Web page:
Part of the answer seems to be that his mind kept compulsively inventing music anyway, whether he wanted it to or not. And part, no doubt, was that the act of writing it down enabled him to escape for a time from the oppressiveness of his situation. But in the beginning at least, he also seems to have been driven by an undeniable spirit of transgression. Not for nothing would he continue to resemble a naughty schoolboy almost into middle age. It was the satirical bite of his First Symphony, completed when he was 19, that first attracted international audiences - even if the more thoughtful of them noticed that it turned tragic halfway through - and the sheer rudery of Lady Macbeth of Mtsensk: that uneven but vastly powerful product of his mid- twenties. Significantly, it was the rudery that Stalin and his hacks first pounced upon in their denunciation of 1936.

This was physically the most dangerous of the regime's onslaughts. Indeed, it emerges that Shostakovich might have vanished in the purges like so many of his fellow artists, had the official who was menacing him not been arrested first. But his turning of the Party's crass prescriptions to positive account in the new maturity of the Fifth Symphony, while retaining - for those with ears to hear - a substratum of defiance in the forced rejoicing of the finale, was a resilient response. There followed the Second World War interlude in which Shostakovich contrived both to fulfil the propaganda requirements of the Soviet authorities with his Seventh Symphony, the 'Leningrad', and to confound them with his apparently lightweight, end-of-the-war Ninth (both can be heard at the Proms this week).

Then came the second onslaught of 1948: more publicly humiliating this time, since Shostakovich actually had a recantation thrust into his hand by a Party official as he tottered to the platform to answer his accusers. Yet with the death of Stalin in 1953 and the consequent release of the First Violin Concerto and Tenth Symphony, he seemed more or less to have survived again. In fact some of the most poignant contributions to Elizabeth Wilson's book come from such then-young admirers as Rostropovich, the theatre director Yuri Lyubimov, and the dissident composers Edison Denisov and Sofiya Gubaidulina, trying to understand how, after enduring so much, Shostakovich could finally allow himself to collapse into the arms of the Party in 1960, and set his name to those late letters condemning Solzhenitsyn and Sakharov.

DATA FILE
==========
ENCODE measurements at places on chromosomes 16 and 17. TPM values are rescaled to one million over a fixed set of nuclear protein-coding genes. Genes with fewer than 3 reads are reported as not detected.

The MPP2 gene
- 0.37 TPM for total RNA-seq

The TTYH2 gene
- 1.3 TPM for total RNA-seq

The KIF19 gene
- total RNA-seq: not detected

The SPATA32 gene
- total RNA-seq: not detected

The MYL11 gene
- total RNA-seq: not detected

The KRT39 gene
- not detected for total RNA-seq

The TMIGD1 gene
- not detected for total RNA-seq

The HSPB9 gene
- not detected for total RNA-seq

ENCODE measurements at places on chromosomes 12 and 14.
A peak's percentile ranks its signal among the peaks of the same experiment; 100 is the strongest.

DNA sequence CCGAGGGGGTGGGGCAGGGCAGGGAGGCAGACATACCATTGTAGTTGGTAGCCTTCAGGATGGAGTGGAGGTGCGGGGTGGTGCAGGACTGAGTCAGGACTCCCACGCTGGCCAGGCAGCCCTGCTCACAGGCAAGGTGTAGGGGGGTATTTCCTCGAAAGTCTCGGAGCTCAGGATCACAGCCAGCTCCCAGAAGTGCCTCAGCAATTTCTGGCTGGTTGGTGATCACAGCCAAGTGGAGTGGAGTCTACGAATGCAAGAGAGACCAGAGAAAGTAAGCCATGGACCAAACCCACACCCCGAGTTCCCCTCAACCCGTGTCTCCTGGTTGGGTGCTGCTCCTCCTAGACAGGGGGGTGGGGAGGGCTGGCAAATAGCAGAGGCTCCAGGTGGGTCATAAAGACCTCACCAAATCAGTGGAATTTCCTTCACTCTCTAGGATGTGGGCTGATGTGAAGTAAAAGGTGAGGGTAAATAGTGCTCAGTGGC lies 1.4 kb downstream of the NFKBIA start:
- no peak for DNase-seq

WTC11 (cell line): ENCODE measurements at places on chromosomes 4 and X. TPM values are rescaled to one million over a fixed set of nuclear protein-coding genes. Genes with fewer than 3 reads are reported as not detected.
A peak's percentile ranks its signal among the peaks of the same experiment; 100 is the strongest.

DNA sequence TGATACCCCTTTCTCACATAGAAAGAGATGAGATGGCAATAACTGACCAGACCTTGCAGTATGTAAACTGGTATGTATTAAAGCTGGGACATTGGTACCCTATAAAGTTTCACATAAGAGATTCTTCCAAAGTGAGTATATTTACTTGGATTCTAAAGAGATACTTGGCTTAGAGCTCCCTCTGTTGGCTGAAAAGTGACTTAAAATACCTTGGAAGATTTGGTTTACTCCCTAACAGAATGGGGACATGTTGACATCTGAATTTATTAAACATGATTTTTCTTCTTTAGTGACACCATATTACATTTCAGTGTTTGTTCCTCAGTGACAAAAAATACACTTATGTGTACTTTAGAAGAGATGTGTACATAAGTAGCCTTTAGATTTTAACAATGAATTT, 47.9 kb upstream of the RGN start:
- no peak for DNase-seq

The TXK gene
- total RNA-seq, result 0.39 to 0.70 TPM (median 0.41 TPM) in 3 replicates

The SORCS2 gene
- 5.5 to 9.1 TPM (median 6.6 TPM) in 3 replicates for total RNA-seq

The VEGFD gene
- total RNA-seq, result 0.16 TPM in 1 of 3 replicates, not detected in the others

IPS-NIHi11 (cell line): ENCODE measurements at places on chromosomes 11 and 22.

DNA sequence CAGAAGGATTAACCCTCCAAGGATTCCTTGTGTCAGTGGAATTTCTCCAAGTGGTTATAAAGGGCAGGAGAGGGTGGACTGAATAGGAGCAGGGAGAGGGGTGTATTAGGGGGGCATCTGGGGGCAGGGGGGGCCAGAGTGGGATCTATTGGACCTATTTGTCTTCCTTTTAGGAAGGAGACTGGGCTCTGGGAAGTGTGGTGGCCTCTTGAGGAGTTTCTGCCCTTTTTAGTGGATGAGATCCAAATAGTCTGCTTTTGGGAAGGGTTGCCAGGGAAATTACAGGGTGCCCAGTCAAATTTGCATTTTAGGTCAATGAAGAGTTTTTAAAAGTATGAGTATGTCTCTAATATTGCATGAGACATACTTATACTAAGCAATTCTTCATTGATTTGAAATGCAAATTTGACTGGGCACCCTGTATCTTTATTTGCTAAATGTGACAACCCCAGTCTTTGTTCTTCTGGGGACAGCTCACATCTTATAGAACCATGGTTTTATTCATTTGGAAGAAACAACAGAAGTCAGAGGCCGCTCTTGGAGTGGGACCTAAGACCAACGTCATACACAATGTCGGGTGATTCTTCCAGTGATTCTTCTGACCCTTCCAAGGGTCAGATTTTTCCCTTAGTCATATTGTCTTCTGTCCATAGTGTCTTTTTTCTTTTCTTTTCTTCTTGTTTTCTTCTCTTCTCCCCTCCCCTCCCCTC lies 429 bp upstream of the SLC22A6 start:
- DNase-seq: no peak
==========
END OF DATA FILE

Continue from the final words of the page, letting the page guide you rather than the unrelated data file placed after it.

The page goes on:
Whatever part the loss of his first wife and the decline of his health played in this capitulation, it was never total: there remained occasional public stands such as the Thirteenth Symphony's protest against Soviet anti-Semitism. For the rest, Shostakovich seems to have rationalised his compliance as a means of doing good behind the scenes and continuing to encode his true feelings in those last numb string quartets and funerary song-cycles. And to the extent that the Soviet state has withered away far sooner than he can have foreseen, while his music is more valued and genuinely understood than ever, this historical gamble would seem to have paid off. Or has it? For it could be argued that the very meaning of his music depends upon a vicarious recreation in our minds of the horrors that surrounded him, and that without this we might begin to question just how good, how interesting the emptier, more self-repetitive tracts of his music really are.

It is interesting to discover that some of Shostakovich's most loyal Russian contemporaries also had their reservations; the composer Vissarion Shebalin, for instance, venerated his formal reach and orchestral infallibility, but found his melodic invention weak and his counterpoint mechanical. On the other hand, Gubaidulina bears witness to the personal help Shostakovich could still offer the young. 'My wish for you,' he remarked after looking at her early work - and with what wistful irony we may imagine he said it - 'is that you should continue on your own, incorrect way.'

'Shostakovich: A Life Remembered', by Elizabeth Wilson, is published by Faber, 550pp, pounds 25